Thursday, 18 October 2012

Jeremie Renier

b. January 6th, 1981.

Ok so it has been a while (again) since I’ve written anything here, but I still enjoy recognising character actors, and then finding out trivia about them, and as long as that’s a thing in my life then I may well keep adding little bits here and there when I can.
Almost all the actors and actresses I’ve written about here so far have been from the USA, (except Eric Blore, who was British but mostly starred in American movies, and Art Hindle who is Canadian) so I’m going to try and write about a few from other places. The one difficult thing I’ve found with this is that the whole feeling of discovery or recognition of a non-star which I’ve been using as criterion for this blog is often compromised the minute you start talking about stars of non-English language films: I mean, I get a sweet flash of “oh shit, it’s that one girl from The Host and Linda Linda Linda!” whenever I see Doona Bae crop up in anything, but in South Korea she’s a HUGE star, so huge that it’s a bit ridiculous to be pointing her out in the introductory way I do in these posts. It’d be like, Hey everyone, have you also heard of this one actress called Meryl Streep possibly?
So, that’s my rationale for not including more non-English speaking actors. However, I really really like this one: though he’s probably one of the biggest, most easily recognised Belgian film stars, I’m going to include him because he still has ‘That One Guy’ status in English language films. Jeremie Renier.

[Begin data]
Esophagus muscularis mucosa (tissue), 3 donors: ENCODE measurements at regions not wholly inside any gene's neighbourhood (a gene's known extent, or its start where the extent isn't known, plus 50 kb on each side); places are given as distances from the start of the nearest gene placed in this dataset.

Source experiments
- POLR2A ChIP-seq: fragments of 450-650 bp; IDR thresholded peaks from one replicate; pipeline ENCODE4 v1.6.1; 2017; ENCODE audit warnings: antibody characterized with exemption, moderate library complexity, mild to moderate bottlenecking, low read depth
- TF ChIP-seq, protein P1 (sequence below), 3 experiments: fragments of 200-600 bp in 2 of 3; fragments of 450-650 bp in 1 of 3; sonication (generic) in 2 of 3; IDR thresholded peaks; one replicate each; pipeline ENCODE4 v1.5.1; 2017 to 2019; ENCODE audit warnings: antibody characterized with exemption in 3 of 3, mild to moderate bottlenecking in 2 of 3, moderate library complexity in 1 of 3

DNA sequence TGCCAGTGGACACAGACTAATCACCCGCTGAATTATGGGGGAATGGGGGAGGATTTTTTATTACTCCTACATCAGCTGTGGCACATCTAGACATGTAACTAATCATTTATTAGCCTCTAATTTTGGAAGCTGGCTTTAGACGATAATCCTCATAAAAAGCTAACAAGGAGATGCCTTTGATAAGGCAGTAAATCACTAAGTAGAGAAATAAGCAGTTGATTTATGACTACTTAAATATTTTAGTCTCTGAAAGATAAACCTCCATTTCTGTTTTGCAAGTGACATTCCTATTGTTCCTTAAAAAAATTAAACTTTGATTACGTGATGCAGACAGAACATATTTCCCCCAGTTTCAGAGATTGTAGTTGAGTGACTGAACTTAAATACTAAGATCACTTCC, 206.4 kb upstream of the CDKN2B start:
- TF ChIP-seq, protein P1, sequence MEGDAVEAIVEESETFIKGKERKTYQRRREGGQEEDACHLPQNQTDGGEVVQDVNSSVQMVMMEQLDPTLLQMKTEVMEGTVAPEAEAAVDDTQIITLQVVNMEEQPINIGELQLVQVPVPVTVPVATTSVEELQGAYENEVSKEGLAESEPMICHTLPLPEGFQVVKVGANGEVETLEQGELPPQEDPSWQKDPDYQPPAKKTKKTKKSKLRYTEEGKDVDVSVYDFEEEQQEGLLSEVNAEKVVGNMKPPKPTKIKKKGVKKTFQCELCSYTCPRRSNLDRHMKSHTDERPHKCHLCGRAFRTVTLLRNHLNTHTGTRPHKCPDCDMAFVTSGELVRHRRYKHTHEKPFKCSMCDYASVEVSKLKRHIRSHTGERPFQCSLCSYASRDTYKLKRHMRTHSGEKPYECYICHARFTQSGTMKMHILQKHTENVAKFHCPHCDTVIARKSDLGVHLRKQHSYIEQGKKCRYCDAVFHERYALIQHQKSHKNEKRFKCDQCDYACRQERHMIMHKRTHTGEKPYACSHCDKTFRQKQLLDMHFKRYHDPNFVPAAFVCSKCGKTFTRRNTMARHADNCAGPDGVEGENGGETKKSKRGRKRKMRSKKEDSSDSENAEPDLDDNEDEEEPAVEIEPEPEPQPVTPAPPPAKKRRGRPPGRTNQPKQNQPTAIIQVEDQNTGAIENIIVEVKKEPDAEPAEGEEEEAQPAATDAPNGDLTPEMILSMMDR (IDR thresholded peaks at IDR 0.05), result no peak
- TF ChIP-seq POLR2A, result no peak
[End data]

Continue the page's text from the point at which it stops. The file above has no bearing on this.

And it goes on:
I first saw Renier in some films by the amazing, amazing Belgian directing team Luc and Jean-Pierre Dardenne – first L’Enfant (2005), then going back through their catalogue, La Promesse (1996), which Renier starred in when he was only 16, followed by Lorna’s Silence (2008), and the slightly disappointing The Kid With A Bike (2011). The Dardennes tend to make understated, thoughtful films about blue collar work (or the struggle to find and hold on to it) and often concern characters who are forced into making difficult ethical decisions. In most of his roles in their films, Renier plays likeable flakes who make terrible life choices: in L’Enfant he and his girlfriend are homeless so he sells their baby; in La Promesse he hides the death of an illegal immigrant from the immigrant’s wife in an effort to ease her pain; in The Kid with a Bike he’s a responsibility-shy father who lets his son down when he’s most needed. On paper, these characters sound like jerks, and I guess onscreen they are as well, though they aren’t stupid jerks – they always seem be able to see paths they could take that would lead them to more ethical behaviour towards others, but a combination of their life situations and incredible passivity keep them from taking those paths.
Renier is also, it would appear, the go – to guy for slick big-budget English language films when they need a generic cute Belgian or French guy. He crops up in the egregious In Bruges, and as a wounded soldier in Atonement. He’s the rough hewn vintner in The Vintner’s Luck. He often shows up in the sort of lighthearted ‘arthouse’ films that middle class, middle aged white women seem to really like – Potiche, Summer Hours.
It’s probably only because he’s in it, but I’m curious now about the recently released biopic Renier stars in – Cloclo, about the singer Claude Francois. I really hope it means I’ll get to see Renier recreate videos like this one:  

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